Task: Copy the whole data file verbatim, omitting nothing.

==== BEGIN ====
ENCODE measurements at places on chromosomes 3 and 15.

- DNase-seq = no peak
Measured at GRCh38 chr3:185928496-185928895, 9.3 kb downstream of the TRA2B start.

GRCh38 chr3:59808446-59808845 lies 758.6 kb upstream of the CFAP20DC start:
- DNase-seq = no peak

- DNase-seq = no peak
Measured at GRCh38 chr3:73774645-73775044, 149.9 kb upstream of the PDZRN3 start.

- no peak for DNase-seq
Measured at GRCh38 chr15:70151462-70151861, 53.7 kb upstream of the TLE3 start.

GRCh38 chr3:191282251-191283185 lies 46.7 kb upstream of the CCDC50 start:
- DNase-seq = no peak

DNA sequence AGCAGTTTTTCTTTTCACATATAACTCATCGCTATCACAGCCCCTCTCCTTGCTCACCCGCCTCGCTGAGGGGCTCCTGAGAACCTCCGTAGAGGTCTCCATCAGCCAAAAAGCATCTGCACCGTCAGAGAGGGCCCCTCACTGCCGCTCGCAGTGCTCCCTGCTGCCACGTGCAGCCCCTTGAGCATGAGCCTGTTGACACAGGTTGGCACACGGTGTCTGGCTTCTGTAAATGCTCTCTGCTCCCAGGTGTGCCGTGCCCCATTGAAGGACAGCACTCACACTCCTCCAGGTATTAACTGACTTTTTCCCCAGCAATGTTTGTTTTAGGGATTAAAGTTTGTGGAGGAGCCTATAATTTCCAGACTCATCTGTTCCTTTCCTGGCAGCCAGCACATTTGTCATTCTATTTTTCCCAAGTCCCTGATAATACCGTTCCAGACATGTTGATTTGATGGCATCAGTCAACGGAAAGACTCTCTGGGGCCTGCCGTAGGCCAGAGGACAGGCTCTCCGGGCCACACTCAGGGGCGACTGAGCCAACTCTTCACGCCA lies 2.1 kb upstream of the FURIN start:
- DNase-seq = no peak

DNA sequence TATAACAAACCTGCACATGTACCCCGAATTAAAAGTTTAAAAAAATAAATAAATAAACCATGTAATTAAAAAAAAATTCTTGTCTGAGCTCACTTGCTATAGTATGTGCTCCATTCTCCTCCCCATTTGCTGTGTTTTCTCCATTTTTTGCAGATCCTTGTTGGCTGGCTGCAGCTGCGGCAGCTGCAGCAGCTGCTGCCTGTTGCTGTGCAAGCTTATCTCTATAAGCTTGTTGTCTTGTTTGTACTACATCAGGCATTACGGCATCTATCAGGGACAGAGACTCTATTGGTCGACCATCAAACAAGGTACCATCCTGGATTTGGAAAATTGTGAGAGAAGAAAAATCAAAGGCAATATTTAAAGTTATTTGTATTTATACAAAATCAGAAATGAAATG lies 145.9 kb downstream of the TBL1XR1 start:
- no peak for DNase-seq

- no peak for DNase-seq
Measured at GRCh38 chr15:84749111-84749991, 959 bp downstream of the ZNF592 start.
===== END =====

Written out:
ENCODE measurements at places on chromosomes 3 and 15.

- DNase-seq = no peak
Measured at GRCh38 chr3:185928496-185928895, 9.3 kb downstream of the TRA2B start.

GRCh38 chr3:59808446-59808845 lies 758.6 kb upstream of the CFAP20DC start:
- DNase-seq = no peak

- DNase-seq = no peak
Measured at GRCh38 chr3:73774645-73775044, 149.9 kb upstream of the PDZRN3 start.

- no peak for DNase-seq
Measured at GRCh38 chr15:70151462-70151861, 53.7 kb upstream of the TLE3 start.

GRCh38 chr3:191282251-191283185 lies 46.7 kb upstream of the CCDC50 start:
- DNase-seq = no peak

DNA sequence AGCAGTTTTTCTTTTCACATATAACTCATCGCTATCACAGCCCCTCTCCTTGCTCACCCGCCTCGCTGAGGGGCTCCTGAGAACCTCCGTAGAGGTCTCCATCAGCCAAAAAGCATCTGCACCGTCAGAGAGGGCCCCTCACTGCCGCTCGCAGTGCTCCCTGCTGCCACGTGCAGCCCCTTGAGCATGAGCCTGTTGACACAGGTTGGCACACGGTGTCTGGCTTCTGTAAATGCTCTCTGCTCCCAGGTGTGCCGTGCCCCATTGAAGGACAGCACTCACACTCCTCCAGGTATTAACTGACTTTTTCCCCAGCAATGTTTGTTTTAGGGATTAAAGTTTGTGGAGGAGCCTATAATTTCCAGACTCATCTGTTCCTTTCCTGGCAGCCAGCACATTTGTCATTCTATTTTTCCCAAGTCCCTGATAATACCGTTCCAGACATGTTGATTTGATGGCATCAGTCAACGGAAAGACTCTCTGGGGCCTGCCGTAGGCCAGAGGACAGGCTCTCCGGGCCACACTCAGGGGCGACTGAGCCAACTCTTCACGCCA lies 2.1 kb upstream of the FURIN start:
- DNase-seq = no peak

DNA sequence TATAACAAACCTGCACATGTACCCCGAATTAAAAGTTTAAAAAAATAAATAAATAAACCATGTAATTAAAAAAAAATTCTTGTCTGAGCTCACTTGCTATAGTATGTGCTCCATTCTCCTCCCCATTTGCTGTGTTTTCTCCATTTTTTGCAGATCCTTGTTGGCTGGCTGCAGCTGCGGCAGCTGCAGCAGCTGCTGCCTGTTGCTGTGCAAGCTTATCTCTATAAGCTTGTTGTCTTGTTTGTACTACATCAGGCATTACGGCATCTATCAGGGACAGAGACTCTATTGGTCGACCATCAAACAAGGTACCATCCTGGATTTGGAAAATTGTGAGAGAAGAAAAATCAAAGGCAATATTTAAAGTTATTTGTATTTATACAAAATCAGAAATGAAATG lies 145.9 kb downstream of the TBL1XR1 start:
- no peak for DNase-seq

- no peak for DNase-seq
Measured at GRCh38 chr15:84749111-84749991, 959 bp downstream of the ZNF592 start.